“Oh, Meg, you don’t know?” she look at me confused. This was not my post anymore, not my current Army home but one I still held close to my heart. The confusion on my face answered her question.
I was going down the list of past friends, mentors, inspirational wives with a dear, dear friend of mine. When I asked how one of the kindest, quietly supportive senior wives we had worked with was doing her face changed.
What happened doesn’t matter. Her life was changed in a way that none of us ever want and I nearly slammed the brakes in heartache for her. She is kind, she is generous, she is the classiest of Army women and I am very proud to have learned from her.
She said one thing to my good friend after the path of her long army life changed course that has stayed with both of us:
“Do not lose who you are.”
This life can be overwhelming, this life can be consuming, but it is not all that exists for us.
I am fully and completely submerged in the Army Life – I love it, it strengthens me, it is truly a BIG part of who I am. But it is not the only part of who I am. It is very easy to make our entire life about our soldiers, about their jobs, about this lifestyle. And I say repeatedly to be involved in it, to be active in it, to thrive in it. And I think that in saying those things it may lead women to believe that this must be their every moment, their every breath, every thought. That this part of life is the only part of life.
I will be the first to say that I struggle with this because I love this life. I believe that we all have a path that has been set before us – that we try to tweak and force to go another way at times – but that is our path. I have said before that I never expected this life for myself; I never had half-a-thought that my life would be what it is now. In truth, I had a very different picture in mind. My point is that I believe that the women who choose to take on this life, who choose to truly, completely, and passionately put their hearts into loving a soldier, are meant to do so. And so to not lose yourself in it is difficult – because this is my life. I am married to a soldier.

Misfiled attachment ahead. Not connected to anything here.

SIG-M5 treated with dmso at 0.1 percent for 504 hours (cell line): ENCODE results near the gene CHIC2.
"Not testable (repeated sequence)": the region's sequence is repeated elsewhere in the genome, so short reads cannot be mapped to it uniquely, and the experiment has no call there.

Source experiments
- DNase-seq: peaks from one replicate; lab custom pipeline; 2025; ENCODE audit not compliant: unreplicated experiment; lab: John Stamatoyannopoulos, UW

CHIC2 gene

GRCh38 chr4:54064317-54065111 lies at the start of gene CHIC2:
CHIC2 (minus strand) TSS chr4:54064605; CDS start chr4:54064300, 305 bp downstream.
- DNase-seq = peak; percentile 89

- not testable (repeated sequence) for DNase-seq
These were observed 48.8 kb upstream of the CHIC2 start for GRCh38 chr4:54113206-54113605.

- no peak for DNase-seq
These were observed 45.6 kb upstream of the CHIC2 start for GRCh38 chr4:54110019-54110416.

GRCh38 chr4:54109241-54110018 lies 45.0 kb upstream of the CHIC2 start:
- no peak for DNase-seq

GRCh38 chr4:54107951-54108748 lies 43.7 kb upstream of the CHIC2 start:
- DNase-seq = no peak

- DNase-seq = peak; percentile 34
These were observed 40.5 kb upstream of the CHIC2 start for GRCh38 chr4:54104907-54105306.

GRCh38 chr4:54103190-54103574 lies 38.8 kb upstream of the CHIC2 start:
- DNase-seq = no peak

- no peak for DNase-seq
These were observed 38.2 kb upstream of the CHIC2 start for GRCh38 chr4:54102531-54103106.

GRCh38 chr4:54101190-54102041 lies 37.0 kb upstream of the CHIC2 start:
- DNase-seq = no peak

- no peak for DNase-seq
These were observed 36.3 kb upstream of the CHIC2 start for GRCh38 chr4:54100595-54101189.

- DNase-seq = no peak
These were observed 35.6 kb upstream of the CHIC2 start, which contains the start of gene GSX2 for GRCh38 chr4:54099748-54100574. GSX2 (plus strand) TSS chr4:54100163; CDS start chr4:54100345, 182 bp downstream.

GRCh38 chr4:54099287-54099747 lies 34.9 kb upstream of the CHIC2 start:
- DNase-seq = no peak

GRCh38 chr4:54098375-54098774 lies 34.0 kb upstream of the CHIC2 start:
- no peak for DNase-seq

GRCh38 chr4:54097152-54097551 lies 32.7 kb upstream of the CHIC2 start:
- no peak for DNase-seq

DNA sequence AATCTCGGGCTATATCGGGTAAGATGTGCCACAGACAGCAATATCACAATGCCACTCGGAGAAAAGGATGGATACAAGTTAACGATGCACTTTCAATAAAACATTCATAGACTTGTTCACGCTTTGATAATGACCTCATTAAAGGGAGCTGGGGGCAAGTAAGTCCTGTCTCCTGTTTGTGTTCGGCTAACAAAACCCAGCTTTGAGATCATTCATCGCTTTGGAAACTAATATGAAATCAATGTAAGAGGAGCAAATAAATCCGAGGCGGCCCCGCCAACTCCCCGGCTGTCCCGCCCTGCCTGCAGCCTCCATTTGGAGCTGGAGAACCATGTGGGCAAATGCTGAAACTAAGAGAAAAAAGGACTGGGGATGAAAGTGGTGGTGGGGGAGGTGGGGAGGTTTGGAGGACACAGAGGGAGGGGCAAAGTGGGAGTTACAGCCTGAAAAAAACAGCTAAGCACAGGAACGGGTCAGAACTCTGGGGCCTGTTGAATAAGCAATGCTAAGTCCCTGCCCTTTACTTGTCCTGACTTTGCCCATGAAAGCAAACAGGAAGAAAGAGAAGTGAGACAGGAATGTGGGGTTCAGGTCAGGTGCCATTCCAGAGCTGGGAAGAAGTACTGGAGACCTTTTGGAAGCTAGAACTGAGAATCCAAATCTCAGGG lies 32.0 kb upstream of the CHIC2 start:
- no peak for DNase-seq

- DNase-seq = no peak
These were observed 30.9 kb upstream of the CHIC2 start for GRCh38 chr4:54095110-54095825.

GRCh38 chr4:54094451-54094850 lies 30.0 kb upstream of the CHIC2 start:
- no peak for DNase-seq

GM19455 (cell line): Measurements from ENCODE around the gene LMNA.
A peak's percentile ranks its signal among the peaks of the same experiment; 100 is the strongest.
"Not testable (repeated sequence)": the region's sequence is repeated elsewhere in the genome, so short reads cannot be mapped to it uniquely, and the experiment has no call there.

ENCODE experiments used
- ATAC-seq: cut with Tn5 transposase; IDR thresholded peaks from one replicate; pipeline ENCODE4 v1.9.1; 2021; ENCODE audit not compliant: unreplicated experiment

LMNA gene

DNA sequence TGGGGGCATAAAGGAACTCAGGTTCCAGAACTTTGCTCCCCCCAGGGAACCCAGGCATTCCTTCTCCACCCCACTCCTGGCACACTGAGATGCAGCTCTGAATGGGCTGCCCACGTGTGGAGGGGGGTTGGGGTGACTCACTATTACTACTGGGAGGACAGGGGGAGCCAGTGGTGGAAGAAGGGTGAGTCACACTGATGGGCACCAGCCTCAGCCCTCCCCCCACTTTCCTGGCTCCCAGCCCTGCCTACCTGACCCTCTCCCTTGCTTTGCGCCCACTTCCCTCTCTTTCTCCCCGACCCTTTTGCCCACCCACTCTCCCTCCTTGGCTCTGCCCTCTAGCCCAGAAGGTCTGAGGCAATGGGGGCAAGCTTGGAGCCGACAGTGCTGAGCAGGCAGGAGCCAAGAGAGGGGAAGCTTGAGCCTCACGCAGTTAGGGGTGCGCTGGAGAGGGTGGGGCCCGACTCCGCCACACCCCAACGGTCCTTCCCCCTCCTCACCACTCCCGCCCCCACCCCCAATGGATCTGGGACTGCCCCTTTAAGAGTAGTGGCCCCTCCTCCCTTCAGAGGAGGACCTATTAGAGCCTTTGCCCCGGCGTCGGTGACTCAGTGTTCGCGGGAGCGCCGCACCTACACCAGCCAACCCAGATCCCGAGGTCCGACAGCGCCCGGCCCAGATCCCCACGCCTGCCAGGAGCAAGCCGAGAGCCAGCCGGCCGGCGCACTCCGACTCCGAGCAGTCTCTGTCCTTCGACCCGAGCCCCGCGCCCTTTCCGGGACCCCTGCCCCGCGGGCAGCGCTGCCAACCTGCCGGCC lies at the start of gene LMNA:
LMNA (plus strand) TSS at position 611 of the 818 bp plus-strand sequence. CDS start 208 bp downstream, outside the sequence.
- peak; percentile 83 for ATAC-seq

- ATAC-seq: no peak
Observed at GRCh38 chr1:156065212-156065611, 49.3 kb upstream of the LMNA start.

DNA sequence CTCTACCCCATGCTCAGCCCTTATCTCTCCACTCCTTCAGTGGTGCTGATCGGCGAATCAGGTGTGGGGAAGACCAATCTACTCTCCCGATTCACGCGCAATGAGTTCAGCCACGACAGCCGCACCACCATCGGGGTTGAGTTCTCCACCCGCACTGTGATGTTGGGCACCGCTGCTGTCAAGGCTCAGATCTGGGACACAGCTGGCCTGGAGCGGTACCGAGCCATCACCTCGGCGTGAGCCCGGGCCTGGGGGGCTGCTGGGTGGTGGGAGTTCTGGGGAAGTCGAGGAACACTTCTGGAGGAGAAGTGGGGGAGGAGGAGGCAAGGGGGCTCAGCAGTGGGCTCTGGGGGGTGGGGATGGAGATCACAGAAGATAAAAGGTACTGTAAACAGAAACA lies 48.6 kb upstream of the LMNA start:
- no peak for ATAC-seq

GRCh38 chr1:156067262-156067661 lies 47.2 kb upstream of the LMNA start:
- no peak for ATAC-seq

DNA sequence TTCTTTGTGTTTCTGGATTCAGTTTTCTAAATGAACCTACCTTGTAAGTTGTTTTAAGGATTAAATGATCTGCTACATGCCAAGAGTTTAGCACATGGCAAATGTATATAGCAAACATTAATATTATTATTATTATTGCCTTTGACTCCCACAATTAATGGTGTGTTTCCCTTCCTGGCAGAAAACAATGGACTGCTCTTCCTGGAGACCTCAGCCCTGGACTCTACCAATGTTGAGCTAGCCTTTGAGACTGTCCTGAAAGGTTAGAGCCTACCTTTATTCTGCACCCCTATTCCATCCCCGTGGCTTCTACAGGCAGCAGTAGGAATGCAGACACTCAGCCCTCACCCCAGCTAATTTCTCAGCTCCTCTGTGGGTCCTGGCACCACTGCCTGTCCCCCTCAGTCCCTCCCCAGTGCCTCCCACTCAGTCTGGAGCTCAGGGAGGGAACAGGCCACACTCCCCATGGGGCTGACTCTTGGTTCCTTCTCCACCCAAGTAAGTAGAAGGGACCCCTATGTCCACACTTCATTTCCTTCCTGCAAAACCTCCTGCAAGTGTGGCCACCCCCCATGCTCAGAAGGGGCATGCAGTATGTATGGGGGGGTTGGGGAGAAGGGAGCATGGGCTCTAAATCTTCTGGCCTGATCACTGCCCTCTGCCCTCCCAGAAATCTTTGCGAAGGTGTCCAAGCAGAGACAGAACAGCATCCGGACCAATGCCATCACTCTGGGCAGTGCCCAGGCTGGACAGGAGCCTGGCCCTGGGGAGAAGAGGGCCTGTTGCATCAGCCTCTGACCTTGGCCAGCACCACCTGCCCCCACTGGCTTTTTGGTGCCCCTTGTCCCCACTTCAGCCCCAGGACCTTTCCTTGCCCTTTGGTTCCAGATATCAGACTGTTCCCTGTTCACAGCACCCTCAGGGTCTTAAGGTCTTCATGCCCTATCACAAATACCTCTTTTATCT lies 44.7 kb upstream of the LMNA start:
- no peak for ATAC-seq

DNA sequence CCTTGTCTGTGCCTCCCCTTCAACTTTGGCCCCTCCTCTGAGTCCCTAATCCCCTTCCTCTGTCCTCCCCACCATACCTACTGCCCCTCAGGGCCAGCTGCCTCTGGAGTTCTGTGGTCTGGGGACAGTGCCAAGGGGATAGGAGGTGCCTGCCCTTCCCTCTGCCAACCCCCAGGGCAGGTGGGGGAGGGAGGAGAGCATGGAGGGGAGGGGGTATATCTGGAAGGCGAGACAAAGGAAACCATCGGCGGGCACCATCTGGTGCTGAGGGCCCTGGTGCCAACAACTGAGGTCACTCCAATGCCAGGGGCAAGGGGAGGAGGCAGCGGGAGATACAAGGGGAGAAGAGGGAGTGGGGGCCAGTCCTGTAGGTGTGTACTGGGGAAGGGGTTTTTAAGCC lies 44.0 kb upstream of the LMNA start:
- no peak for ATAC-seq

I have battled, within myself, trying to find the balance. I thought that by taking on this life I had to lose the life I “thought” was meant for me. I was resistant. I was closed-off. I decided that I would not accept this life anywhere beyond my husband. And in Erasing the Line I talk about when I realized that that was not something I, personally, could continue to do.
“Do not lose who you are.”
Was I losing myself? The thought would not leave me. Because, if anything, from the time I had that lightbulb moment years ago when I suddenly found my “purpose” in this life I have never felt more like “me”. I have never felt more defined, more complete, more understood than from that day forward.
Before that “ah-ha” instant I had been mourning who I had “wanted” to be. I thought that my hard work always focused on a single plan (a well-thought-out, eye-on-the-prize, I-know-who-I’m-gonna-be plan) had hit a dead-end. When I received that punch-to-the-gut some time ago I finally understood that who I am fits. Who I am has a part in this community – who I am is not solely this community but is a part of it. Who I am does not hide behind who he is.
Who he is is a part of who I am just as much as who I am is a part of him. I am dedicated to this life because I believe that I was brought here for a purpose. I serve in this life because it was in that single moment of recognition that “who I am” came back to me.
I haven’t lost myself in this life. I had been lost – wallowing in what “was supposed to be”.
But still, the thought that kept trying to overpower the certainty that I feel in my choice was questioning the “what-if”. What if this life is not my life after a decade or two of commitment? In losing this life will I lose me again?
I cannot live today fearful of what might be tomorrow. What good can come from that? I will never be productive, never find a purpose in anything if I live in fear of what may come. So, “Do not worry about tomorrow.” Live today.
I am a mother, a daughter, a sister, a friend, and I am an (Army) wife. No matter what tomorrow brings, I will always find me in it.
“So do not worry about tomorrow; for tomorrow will care for itself.” – Matthew 6:34